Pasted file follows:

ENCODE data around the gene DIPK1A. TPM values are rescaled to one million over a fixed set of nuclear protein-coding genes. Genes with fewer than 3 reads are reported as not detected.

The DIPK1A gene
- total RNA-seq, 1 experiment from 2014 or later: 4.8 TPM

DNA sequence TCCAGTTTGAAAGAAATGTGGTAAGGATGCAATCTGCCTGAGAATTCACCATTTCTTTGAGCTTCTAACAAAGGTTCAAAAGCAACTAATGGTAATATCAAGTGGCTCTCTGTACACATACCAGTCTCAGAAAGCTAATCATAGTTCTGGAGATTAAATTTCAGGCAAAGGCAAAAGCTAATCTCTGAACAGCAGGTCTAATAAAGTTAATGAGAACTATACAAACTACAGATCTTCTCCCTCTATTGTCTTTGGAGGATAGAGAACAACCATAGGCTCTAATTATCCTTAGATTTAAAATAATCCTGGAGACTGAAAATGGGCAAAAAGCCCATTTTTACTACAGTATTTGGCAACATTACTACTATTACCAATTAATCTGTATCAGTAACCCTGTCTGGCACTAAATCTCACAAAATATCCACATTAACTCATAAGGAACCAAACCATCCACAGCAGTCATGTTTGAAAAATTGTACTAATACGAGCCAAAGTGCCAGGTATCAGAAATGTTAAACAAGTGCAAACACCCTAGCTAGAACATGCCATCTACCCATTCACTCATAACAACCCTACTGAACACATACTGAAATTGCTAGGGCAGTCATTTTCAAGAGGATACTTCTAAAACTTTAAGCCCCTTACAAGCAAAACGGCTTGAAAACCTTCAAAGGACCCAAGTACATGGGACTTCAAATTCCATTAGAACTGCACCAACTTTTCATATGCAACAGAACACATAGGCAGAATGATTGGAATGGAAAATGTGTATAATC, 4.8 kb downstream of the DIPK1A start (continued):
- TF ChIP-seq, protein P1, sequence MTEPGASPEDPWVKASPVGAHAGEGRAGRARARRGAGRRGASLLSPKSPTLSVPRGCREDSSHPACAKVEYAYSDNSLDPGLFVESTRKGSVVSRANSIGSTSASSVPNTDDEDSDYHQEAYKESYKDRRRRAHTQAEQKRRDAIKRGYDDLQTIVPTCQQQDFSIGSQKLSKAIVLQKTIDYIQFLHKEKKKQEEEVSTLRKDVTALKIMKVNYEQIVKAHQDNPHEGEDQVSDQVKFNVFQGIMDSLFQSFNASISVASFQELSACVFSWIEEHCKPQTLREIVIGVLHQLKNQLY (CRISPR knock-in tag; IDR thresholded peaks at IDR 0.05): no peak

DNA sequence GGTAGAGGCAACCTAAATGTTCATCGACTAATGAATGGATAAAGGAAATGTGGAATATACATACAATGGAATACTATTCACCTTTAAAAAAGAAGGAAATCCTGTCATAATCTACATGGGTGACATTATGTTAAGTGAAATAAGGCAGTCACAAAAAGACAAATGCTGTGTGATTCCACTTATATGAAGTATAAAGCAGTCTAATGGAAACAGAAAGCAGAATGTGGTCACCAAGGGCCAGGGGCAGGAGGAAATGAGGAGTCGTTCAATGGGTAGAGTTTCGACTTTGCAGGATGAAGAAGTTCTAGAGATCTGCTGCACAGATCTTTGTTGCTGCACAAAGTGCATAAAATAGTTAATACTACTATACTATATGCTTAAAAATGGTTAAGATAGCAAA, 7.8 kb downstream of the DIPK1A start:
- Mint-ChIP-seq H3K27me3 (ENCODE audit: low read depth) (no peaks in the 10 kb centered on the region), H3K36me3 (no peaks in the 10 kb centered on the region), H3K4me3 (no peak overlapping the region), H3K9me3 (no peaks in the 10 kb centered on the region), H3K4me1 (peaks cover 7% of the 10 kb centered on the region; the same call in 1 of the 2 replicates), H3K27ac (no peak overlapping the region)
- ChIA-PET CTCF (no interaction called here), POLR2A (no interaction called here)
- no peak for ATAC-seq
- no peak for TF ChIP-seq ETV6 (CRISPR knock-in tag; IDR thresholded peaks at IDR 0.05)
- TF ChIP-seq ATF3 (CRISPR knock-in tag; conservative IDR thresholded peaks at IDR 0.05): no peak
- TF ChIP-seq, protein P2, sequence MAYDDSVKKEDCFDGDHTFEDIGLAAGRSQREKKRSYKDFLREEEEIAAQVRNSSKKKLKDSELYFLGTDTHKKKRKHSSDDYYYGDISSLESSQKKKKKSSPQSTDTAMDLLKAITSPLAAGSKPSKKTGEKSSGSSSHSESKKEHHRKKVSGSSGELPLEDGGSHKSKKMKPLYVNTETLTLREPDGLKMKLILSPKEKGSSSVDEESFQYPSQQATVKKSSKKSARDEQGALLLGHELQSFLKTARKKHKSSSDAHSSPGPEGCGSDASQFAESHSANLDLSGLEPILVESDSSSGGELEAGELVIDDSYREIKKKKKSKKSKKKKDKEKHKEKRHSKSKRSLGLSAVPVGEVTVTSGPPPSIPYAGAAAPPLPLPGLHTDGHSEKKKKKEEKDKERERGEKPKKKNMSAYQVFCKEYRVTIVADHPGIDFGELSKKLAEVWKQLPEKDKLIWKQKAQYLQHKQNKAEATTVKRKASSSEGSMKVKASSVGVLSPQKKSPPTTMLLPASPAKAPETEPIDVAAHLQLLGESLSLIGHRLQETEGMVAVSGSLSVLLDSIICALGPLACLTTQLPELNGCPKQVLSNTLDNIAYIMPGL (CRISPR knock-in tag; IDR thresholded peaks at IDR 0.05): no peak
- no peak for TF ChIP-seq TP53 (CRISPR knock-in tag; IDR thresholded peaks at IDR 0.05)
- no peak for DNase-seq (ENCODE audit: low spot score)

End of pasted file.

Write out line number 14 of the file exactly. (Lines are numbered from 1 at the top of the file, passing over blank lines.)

- no peak for DNase-seq (ENCODE audit: low spot score)